Turning the tables: How one NHS club is redefining gaming

Landon Durm and Aubrey Paul

The idea of gaming conjures up images of handheld controllers, electronic screens emitting light in a dimly lit room, and the sounds of buttons clicking. However, for members of NHS’s new Tabletop Gaming Club, their version of the activity looks quite different. Their meetings consist of storylines, adventures, and evolving characters that turn into long nights and lifelong friendships. The club is working hard to create a new vision of gaming for the future. 

English teacher Samantha Wood sponsors the Tabletop Gaming Club and enjoys playing board games herself—a hobby that has made it easy for her to connect with club members and provides her with loads of experience when it comes to the realm of tabletop. 

“Tabletop games can really include any type of game played upon a tabletop, including board games, card or dice games, and strategy games,” Wood said.

The Tabletop Gaming Club was originally called the Dungeons and Dragons Club. However, the group was essentially disbanded when COVID-19 struck. 

“In-person play is usually preferred over voice or video chat,” Wood said. “Most tabletop games require physical pieces, including figures that represent characters, cards, or game pieces that add to the gameplay element.”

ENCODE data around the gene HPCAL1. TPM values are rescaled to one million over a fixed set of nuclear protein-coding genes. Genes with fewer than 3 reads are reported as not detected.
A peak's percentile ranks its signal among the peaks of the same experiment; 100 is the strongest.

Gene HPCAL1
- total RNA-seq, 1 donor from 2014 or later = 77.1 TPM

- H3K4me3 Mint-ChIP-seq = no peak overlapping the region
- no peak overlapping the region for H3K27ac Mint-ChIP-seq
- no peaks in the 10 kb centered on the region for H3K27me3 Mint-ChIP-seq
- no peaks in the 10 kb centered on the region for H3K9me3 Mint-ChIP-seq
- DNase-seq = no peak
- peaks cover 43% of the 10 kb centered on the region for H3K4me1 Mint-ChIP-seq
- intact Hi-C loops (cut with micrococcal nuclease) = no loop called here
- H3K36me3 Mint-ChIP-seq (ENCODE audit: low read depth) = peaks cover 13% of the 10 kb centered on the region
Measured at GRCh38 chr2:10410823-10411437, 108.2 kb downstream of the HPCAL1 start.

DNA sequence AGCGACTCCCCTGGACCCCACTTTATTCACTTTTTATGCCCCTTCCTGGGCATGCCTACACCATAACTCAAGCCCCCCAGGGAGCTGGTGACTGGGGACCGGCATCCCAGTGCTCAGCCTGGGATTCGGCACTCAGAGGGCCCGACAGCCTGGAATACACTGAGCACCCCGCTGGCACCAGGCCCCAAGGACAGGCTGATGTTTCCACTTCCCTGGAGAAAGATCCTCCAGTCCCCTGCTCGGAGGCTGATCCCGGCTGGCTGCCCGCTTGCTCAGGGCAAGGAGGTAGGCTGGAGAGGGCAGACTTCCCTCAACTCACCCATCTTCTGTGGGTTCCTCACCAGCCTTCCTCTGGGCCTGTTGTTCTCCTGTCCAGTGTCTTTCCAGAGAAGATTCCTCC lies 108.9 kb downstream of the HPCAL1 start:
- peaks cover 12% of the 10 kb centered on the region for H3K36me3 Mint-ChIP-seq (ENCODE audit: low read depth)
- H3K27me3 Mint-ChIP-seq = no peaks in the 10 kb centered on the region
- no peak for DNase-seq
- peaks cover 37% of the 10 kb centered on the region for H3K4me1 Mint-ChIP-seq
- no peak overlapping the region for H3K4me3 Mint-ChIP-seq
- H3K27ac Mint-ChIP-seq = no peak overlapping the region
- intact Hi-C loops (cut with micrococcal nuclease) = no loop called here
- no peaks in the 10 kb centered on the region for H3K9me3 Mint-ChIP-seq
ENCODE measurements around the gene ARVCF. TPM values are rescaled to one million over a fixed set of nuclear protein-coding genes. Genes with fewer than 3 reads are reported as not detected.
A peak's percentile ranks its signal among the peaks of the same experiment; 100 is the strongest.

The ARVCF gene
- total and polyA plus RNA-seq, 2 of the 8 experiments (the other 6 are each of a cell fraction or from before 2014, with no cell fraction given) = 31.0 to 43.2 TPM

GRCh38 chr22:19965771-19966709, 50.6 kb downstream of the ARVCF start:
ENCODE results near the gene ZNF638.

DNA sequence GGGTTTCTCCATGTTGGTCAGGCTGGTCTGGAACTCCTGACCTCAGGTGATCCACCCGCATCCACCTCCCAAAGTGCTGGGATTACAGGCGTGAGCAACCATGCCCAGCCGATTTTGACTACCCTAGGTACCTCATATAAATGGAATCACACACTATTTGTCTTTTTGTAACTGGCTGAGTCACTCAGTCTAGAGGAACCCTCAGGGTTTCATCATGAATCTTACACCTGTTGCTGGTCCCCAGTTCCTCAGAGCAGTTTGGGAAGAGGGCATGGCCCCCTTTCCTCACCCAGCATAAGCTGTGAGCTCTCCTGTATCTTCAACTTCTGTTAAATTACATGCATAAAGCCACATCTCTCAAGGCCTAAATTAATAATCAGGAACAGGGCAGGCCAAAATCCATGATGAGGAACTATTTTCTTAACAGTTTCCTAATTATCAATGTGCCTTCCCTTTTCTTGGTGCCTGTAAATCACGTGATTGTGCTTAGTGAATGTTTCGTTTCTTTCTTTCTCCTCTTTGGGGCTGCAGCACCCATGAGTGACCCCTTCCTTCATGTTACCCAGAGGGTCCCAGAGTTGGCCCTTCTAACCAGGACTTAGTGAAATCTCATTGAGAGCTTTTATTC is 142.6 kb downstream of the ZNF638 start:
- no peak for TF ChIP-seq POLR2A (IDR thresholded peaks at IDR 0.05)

Wood says that despite the strain put on the club by the pandemic, a small yet passionate group of students worked to rebuild it. From the ashes of the Dungeons and Dragons Club, the Tabletop Gaming Club emerged. 

“The club changed its name…to include a wider variety of games and to build the community into a place that is both welcoming and fun,” Wood said. 

Although the daunting task of revamping the club came with its challenges, the leaders of the Tabletop Gaming Club have found success in their efforts. 

“These student leaders had no guidance, almost no materials, and no experience leading these games, and yet they did it,” Wood said. “They created their own set of guidelines for game and club conduct, which were based on including everyone they could in a way that encouraged others to be themselves.”

As the club moves forward, members have a variety of goals in mind for the future. Club member Brendan Metz hopes the club will grow and continue to be a place for non-traditional gamers to connect. 

“The club is a safe space for all people from all kinds of backgrounds, and allows for imagination to flourish,” Metz said. 

Club leader Coleman Kratz agrees, envisioning the club as a place for students to learn, grow, and discover new interests. 

“We are looking to add different games to our arsenal,” Kratz said. “People wanting to play should join the club, but the great thing is that you don’t need any experience. We all love teaching new people Dungeons and Dragons or other TTRPGs (Tabletop Roleplaying Games), and encourage everyone to try it if it sounds interesting.”